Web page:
56% of aged care homes operating at a loss with no rescue package yet – are board directors breaking the law?

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A week after seven major aged care organisations called on the Government to offer a $1.5 billion lifeline to the sector for the next six months, there is still no word on whether the Government is considering extra funding for operators. 

That is $8.2 million a day that the sector says it needs to survive the pandemic – now. 

In the meantime, Ansell Strategic has warned insolvencies will start in mid-May – just three weeks from now. There has already been one major default from pre-COVID times. 

It also appears increasingly likely that this situation will extend beyond six months – increasing the burden on providers for the next 12 months.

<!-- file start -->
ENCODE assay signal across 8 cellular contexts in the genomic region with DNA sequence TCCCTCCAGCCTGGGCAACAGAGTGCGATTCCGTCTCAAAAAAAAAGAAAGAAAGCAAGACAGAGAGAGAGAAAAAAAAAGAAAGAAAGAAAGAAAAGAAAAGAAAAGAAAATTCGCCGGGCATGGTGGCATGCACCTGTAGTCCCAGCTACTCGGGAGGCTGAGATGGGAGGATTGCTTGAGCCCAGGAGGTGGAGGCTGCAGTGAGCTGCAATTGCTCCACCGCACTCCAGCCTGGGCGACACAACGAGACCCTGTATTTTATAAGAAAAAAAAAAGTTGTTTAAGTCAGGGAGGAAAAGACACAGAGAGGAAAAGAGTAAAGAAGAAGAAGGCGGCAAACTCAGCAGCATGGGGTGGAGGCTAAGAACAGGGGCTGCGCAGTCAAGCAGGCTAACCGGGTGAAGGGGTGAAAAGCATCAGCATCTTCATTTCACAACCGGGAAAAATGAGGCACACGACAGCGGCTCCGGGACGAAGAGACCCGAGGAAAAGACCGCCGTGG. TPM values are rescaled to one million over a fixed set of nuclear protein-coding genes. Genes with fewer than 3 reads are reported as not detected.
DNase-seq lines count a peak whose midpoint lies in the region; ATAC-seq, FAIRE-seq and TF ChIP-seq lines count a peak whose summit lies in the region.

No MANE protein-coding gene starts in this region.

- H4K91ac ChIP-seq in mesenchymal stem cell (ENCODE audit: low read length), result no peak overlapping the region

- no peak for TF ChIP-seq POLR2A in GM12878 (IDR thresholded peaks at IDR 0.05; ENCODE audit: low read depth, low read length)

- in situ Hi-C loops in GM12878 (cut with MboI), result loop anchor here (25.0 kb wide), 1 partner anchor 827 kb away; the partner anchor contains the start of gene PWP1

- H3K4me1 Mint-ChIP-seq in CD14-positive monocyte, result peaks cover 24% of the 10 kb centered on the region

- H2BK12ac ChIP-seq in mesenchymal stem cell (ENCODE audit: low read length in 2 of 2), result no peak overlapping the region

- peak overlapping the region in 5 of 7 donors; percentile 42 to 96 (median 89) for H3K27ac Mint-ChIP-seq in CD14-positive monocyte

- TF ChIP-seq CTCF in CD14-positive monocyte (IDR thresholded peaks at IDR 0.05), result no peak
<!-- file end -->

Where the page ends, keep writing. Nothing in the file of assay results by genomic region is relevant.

At what stage should board members be asking themselves if they need to pull the pin? 

We asked Russell Kennedy Principal Anita Courtney if aged care boards are breaking the law if they are operating at a loss. 

Anita says while it is not against the law to be operating at a loss, it is to be trading insolvently – and the same rules apply to aged care operators. 

This only applies to companies; however, there are similar provisions in some states that apply to incorporated associations. Providers who are concerned about their financial position should seek advice,” she said. 

Anita added that while ASIC rarely takes action against companies for trading insolvent and are even looking at loosening up the laws here, board directors can be personally liable for losses and asked to tip in to pay creditors. 

Do you know at what point your organisation would be insolvent – and do you have a plan if it happens? 


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